The Archaeological Survey of India is taking up the restoration work of Markandeshwar temple in Maharashtra.
- Markandeshwar temple is situated on the bank of River Wainganga in district Gadchiroli of Maharashtra.
- It is also known as the “Khajuraho of Vidarbha”.
- Markandeshwar temple belongs to the Nagara group of temples of North India.
- The Nagara temples belong to Saiva, Vaishnava and Sakta faith.
- Most of the temples have a simple plan, with ardhamandapa, mandapa, antarala and garbhagriha forming the component of the entire set up.
- Ardhamandapa: In Hindu temple architecture, Ardhamandapa is an entrance porch that forms a transitional area between the outside world and the mandapa or hall of the temple.
- Mandapa: It is a porch-like structure through the gopuram leading to the temple. It is used for religious dancing and music and is part of the basic temple compound.
- Gopuram is a monumental entrance tower, usually ornate, at the entrance of a Hindu temple, in the Dravidian architecture.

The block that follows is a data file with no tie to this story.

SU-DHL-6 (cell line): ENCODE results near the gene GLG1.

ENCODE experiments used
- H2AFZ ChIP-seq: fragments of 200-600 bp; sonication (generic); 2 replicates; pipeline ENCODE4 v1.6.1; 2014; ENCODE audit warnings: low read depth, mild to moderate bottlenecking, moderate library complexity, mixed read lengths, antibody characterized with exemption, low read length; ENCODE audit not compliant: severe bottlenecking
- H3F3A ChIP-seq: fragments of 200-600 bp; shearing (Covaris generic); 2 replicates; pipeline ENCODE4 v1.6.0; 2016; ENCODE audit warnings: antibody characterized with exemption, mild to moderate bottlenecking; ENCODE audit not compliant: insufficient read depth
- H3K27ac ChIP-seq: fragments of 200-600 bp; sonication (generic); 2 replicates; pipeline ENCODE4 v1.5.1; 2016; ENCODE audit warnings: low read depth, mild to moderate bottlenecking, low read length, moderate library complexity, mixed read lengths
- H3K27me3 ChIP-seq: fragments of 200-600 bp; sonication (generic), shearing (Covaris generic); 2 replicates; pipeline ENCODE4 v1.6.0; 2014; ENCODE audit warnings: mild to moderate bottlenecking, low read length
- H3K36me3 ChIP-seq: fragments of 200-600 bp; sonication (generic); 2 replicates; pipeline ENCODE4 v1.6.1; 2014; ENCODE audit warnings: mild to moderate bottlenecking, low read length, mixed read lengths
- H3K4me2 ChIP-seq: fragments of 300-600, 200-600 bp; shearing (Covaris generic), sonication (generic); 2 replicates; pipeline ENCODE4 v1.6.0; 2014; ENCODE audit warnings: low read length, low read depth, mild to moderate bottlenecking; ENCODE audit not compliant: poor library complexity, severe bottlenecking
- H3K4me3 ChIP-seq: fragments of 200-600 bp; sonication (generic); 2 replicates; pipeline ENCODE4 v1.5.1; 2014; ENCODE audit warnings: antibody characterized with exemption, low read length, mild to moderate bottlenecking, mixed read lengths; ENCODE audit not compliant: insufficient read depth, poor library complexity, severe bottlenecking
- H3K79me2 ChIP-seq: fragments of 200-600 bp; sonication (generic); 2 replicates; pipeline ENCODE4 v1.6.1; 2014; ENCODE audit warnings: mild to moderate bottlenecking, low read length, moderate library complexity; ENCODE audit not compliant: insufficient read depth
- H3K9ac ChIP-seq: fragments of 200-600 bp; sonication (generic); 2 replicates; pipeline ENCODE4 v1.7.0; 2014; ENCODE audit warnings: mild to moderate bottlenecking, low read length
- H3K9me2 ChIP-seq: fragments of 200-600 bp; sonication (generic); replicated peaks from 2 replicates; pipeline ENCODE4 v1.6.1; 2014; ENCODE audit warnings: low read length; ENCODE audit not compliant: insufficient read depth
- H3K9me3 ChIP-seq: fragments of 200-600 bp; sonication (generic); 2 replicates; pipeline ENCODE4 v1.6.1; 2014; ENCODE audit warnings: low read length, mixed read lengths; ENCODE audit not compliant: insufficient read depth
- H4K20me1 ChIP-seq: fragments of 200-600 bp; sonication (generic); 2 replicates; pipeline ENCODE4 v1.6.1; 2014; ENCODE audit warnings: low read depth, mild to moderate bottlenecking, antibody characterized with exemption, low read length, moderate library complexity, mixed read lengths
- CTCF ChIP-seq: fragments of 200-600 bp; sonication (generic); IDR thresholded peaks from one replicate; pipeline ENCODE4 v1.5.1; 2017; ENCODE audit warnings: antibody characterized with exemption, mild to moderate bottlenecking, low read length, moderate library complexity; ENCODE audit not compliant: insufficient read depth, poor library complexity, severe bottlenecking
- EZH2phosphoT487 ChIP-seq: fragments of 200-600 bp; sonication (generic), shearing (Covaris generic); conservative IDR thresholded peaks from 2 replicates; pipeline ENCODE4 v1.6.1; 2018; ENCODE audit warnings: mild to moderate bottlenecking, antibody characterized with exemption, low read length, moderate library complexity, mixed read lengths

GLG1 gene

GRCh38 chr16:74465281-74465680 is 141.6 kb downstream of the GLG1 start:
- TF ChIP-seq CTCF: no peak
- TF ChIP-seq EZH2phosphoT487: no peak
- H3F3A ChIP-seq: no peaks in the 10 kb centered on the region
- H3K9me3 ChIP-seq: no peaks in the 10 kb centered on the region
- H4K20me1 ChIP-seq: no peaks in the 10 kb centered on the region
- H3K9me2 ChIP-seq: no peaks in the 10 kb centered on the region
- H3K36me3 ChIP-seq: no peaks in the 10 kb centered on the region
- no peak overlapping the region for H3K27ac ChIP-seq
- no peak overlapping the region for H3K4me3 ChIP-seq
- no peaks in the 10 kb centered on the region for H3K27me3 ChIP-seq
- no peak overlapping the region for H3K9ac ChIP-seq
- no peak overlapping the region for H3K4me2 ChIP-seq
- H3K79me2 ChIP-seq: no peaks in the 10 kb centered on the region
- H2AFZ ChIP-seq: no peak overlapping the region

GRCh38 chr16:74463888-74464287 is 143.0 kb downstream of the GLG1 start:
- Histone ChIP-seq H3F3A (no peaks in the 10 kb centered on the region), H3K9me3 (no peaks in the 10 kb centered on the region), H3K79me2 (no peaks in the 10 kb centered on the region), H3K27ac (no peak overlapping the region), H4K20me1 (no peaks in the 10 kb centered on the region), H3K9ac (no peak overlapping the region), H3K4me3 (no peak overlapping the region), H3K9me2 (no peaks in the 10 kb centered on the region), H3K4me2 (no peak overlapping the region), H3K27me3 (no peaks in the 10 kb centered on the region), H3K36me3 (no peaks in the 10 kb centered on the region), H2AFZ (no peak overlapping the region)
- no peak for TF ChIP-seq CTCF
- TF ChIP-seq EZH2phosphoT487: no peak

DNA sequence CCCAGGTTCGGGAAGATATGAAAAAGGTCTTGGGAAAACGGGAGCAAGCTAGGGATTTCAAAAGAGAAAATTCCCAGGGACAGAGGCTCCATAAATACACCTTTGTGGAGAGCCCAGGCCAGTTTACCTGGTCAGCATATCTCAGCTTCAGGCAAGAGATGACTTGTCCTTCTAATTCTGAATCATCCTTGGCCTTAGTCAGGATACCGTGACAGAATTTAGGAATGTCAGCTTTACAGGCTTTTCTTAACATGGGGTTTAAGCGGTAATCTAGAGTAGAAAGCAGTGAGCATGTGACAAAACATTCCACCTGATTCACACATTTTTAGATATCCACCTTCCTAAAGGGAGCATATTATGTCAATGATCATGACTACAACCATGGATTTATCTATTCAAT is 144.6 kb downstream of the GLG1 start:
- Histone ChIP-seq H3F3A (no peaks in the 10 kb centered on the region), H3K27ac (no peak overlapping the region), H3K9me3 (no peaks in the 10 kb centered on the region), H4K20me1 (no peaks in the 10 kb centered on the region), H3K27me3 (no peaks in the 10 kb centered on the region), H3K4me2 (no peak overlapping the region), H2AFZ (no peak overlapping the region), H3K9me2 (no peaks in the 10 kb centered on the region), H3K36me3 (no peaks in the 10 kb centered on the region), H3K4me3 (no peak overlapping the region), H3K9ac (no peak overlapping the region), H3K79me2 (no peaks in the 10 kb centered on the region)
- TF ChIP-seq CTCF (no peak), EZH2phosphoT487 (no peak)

- Antarala is a transition area between the Garbhagriha and the temple’s main hall (mandapa).
- Garbhagriha: It is the sanctum sanctorum, the innermost sanctum of a Hindu temple where resides the murti (idol or icon) of the primary deity of the temple.
- Timeline: On stylistic grounds, their date ranges in between 9-12th centuries CE.
- Religion/Deity: The temples belong to saiva, vaishnava and sakta faith.
- Destruction: About 200 years ago the shikhara of the main shrine and mahamandapa was struck by a lightning which led to the partial collapse of the shikhara.
- Restoration: The Archaeological Survey of India initiated the largescale conservation work of this temple in 2017.